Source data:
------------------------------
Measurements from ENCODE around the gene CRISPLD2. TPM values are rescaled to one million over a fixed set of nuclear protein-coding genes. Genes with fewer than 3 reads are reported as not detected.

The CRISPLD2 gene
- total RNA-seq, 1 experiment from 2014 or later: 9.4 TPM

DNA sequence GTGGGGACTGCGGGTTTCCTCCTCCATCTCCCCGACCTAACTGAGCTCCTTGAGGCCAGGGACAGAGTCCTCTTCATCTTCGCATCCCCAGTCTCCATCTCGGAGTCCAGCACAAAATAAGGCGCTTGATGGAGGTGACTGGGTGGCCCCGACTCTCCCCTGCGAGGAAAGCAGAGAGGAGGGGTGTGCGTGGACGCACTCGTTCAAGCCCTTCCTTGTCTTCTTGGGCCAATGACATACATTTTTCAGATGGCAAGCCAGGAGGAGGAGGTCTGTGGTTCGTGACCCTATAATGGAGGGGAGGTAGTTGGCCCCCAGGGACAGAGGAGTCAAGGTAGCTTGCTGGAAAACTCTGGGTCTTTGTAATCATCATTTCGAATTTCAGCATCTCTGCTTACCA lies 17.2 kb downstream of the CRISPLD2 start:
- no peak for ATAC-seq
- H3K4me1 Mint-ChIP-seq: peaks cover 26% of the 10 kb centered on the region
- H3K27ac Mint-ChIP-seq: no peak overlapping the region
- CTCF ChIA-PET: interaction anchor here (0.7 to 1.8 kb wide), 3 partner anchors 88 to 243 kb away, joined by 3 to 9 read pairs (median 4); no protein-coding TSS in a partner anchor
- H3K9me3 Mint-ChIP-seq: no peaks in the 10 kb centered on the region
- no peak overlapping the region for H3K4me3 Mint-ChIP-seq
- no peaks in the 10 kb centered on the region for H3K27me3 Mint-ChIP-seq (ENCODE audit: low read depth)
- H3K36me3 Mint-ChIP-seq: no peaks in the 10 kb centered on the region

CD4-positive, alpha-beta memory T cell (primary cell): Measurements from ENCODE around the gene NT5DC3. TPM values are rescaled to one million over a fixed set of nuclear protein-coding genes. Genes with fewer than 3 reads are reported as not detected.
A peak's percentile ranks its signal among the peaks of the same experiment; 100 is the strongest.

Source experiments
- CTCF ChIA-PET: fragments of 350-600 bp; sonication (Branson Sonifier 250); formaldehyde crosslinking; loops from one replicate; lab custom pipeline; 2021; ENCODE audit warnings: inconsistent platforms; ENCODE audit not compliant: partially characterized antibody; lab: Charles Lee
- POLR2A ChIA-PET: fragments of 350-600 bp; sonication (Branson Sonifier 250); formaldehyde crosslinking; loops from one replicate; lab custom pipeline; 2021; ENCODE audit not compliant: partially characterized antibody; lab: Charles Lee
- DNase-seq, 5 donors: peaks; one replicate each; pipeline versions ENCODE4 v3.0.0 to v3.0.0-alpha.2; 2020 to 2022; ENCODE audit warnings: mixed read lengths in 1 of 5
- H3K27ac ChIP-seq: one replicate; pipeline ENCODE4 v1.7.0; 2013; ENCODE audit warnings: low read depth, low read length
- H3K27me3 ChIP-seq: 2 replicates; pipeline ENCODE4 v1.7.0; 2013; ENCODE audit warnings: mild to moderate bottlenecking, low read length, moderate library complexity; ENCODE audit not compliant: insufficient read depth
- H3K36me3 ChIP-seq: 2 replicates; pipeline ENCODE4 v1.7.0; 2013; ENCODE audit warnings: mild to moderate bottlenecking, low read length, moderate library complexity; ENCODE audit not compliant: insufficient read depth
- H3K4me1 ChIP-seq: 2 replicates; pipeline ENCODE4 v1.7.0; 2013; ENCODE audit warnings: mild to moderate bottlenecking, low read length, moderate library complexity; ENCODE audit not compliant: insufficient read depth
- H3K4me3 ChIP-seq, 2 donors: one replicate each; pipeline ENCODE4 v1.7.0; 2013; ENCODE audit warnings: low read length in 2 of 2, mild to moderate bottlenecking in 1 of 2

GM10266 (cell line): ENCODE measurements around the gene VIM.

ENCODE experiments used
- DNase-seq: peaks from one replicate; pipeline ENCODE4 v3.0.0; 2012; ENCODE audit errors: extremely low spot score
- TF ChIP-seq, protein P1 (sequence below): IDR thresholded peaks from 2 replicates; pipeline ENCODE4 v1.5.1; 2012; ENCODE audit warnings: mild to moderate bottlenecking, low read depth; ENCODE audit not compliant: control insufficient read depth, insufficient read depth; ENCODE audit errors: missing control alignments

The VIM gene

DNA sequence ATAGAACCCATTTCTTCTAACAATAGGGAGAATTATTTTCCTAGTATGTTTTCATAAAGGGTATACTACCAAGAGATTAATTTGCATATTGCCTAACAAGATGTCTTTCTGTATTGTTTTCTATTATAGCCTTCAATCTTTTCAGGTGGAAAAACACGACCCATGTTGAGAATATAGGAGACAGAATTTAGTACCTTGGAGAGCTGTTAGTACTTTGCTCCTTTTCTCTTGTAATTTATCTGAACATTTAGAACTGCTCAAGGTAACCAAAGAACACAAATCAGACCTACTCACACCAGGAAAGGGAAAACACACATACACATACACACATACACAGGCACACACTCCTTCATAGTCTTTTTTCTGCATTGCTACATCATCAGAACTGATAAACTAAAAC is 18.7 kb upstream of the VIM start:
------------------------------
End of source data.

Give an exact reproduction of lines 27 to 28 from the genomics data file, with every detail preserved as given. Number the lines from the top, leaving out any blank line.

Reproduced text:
- TF ChIP-seq, protein P1 (sequence below): IDR thresholded peaks from 2 replicates; pipeline ENCODE4 v1.5.1; 2012; ENCODE audit warnings: mild to moderate bottlenecking, low read depth; ENCODE audit not compliant: control insufficient read depth, insufficient read depth; ENCODE audit errors: missing control alignments

The VIM gene